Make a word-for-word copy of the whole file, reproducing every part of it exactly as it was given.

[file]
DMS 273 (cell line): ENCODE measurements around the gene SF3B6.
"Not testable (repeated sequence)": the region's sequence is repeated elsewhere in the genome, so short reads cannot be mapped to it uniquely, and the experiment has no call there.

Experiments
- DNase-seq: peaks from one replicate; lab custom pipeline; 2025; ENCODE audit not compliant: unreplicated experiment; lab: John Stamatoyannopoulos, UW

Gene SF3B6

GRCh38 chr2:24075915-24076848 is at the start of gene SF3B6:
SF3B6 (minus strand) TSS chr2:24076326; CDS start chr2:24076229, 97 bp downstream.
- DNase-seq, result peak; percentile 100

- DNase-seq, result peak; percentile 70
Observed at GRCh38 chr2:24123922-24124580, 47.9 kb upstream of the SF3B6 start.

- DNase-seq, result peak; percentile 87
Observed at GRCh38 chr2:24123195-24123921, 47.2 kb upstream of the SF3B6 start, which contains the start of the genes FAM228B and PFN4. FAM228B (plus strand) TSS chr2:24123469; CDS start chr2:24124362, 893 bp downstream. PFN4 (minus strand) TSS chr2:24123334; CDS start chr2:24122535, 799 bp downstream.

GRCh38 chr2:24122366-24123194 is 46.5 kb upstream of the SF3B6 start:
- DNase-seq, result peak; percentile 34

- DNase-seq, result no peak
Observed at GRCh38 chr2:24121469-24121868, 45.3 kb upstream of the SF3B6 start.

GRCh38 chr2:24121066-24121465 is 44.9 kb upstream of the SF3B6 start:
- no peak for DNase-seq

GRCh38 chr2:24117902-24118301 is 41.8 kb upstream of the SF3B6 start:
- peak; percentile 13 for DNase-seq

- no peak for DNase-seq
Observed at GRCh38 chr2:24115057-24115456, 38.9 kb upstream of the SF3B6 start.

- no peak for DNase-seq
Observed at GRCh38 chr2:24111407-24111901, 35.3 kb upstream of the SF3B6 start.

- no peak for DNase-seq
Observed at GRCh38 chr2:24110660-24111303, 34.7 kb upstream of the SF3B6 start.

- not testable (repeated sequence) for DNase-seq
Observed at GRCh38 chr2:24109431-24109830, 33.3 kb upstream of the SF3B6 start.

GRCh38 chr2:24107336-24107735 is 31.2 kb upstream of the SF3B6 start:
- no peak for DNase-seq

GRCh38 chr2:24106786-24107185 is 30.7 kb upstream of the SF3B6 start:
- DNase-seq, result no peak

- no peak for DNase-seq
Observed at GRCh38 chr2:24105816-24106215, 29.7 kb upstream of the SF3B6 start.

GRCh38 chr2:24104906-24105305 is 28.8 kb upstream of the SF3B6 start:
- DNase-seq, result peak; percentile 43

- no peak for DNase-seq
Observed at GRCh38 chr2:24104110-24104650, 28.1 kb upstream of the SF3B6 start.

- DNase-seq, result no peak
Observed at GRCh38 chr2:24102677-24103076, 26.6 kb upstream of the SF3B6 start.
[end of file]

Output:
DMS 273 (cell line): ENCODE measurements around the gene SF3B6.
"Not testable (repeated sequence)": the region's sequence is repeated elsewhere in the genome, so short reads cannot be mapped to it uniquely, and the experiment has no call there.

Experiments
- DNase-seq: peaks from one replicate; lab custom pipeline; 2025; ENCODE audit not compliant: unreplicated experiment; lab: John Stamatoyannopoulos, UW

Gene SF3B6

GRCh38 chr2:24075915-24076848 is at the start of gene SF3B6:
SF3B6 (minus strand) TSS chr2:24076326; CDS start chr2:24076229, 97 bp downstream.
- DNase-seq, result peak; percentile 100

- DNase-seq, result peak; percentile 70
Observed at GRCh38 chr2:24123922-24124580, 47.9 kb upstream of the SF3B6 start.

- DNase-seq, result peak; percentile 87
Observed at GRCh38 chr2:24123195-24123921, 47.2 kb upstream of the SF3B6 start, which contains the start of the genes FAM228B and PFN4. FAM228B (plus strand) TSS chr2:24123469; CDS start chr2:24124362, 893 bp downstream. PFN4 (minus strand) TSS chr2:24123334; CDS start chr2:24122535, 799 bp downstream.

GRCh38 chr2:24122366-24123194 is 46.5 kb upstream of the SF3B6 start:
- DNase-seq, result peak; percentile 34

- DNase-seq, result no peak
Observed at GRCh38 chr2:24121469-24121868, 45.3 kb upstream of the SF3B6 start.

GRCh38 chr2:24121066-24121465 is 44.9 kb upstream of the SF3B6 start:
- no peak for DNase-seq

GRCh38 chr2:24117902-24118301 is 41.8 kb upstream of the SF3B6 start:
- peak; percentile 13 for DNase-seq

- no peak for DNase-seq
Observed at GRCh38 chr2:24115057-24115456, 38.9 kb upstream of the SF3B6 start.

- no peak for DNase-seq
Observed at GRCh38 chr2:24111407-24111901, 35.3 kb upstream of the SF3B6 start.

- no peak for DNase-seq
Observed at GRCh38 chr2:24110660-24111303, 34.7 kb upstream of the SF3B6 start.

- not testable (repeated sequence) for DNase-seq
Observed at GRCh38 chr2:24109431-24109830, 33.3 kb upstream of the SF3B6 start.

GRCh38 chr2:24107336-24107735 is 31.2 kb upstream of the SF3B6 start:
- no peak for DNase-seq

GRCh38 chr2:24106786-24107185 is 30.7 kb upstream of the SF3B6 start:
- DNase-seq, result no peak

- no peak for DNase-seq
Observed at GRCh38 chr2:24105816-24106215, 29.7 kb upstream of the SF3B6 start.

GRCh38 chr2:24104906-24105305 is 28.8 kb upstream of the SF3B6 start:
- DNase-seq, result peak; percentile 43

- no peak for DNase-seq
Observed at GRCh38 chr2:24104110-24104650, 28.1 kb upstream of the SF3B6 start.

- DNase-seq, result no peak
Observed at GRCh38 chr2:24102677-24103076, 26.6 kb upstream of the SF3B6 start.